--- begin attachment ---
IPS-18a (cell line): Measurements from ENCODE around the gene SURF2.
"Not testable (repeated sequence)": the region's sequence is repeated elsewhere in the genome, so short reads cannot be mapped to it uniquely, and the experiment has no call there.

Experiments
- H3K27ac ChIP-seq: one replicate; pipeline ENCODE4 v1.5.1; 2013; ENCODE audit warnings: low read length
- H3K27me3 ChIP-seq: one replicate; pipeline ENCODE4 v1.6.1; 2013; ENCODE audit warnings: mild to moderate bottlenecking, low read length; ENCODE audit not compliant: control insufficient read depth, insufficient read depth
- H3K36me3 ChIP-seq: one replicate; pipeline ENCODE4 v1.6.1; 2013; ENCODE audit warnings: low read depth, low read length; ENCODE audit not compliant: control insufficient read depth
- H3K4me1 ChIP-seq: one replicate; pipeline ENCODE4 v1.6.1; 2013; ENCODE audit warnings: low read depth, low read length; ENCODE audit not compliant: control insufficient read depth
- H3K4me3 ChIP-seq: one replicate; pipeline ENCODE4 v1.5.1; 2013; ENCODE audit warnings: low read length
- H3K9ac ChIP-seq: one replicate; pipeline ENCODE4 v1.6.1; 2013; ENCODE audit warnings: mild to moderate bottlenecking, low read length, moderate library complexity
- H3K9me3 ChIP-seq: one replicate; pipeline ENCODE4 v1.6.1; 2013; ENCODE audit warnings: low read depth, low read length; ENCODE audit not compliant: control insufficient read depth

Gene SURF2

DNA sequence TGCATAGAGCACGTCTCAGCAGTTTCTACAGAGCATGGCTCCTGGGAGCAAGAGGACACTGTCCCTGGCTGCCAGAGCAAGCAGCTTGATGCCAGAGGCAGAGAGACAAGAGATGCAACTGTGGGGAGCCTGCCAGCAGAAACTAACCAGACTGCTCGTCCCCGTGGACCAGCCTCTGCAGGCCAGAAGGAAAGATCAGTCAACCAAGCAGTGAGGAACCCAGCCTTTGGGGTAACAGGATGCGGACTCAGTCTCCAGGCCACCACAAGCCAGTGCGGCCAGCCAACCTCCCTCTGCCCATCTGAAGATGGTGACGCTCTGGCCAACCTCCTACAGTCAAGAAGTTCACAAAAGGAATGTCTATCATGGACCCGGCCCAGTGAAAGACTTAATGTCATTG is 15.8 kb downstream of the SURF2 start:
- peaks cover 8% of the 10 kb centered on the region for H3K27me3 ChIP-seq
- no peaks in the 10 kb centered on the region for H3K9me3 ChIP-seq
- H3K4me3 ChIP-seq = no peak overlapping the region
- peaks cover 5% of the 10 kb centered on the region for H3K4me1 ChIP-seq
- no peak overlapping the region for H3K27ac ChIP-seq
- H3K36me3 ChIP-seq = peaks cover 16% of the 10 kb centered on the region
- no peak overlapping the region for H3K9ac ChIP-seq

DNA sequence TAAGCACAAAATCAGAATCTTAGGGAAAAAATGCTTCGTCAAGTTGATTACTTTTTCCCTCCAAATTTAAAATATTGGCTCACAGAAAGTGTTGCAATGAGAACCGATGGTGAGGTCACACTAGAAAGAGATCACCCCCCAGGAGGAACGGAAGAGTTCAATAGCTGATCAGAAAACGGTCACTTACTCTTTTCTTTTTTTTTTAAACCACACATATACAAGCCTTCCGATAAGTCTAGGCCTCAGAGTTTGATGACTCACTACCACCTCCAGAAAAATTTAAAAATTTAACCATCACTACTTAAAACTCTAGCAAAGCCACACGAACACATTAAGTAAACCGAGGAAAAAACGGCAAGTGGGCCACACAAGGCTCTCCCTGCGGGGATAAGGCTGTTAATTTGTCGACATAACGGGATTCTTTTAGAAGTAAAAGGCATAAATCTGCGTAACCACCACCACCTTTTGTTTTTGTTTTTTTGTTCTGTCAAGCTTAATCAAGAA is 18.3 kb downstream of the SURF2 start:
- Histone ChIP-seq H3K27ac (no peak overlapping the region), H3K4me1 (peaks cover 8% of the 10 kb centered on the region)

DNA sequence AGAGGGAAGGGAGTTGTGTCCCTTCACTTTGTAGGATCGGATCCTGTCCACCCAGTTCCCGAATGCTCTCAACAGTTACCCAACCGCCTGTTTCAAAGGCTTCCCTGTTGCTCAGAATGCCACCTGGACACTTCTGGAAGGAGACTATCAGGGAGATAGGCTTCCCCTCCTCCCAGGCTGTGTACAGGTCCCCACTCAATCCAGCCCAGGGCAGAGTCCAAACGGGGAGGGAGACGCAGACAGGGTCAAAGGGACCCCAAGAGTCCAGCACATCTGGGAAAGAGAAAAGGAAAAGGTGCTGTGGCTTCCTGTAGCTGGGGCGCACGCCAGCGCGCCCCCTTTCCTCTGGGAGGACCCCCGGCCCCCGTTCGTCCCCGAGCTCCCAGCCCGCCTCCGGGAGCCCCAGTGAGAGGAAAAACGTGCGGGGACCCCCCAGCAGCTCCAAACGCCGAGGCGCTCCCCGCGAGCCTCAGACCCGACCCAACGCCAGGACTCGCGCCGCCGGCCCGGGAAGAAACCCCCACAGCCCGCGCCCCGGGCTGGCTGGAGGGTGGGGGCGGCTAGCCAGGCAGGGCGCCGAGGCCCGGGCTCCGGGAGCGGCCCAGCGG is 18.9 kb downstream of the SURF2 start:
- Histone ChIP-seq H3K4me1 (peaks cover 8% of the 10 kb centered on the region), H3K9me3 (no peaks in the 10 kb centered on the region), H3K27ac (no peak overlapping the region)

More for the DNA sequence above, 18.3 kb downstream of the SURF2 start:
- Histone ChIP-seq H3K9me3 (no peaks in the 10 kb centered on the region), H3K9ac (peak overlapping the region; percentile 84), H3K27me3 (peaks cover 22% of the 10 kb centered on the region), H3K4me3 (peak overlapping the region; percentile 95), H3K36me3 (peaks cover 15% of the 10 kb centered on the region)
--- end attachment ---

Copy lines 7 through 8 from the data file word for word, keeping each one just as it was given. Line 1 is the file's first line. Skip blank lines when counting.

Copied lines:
- H3K4me1 ChIP-seq: one replicate; pipeline ENCODE4 v1.6.1; 2013; ENCODE audit warnings: low read depth, low read length; ENCODE audit not compliant: control insufficient read depth
- H3K4me3 ChIP-seq: one replicate; pipeline ENCODE4 v1.5.1; 2013; ENCODE audit warnings: low read length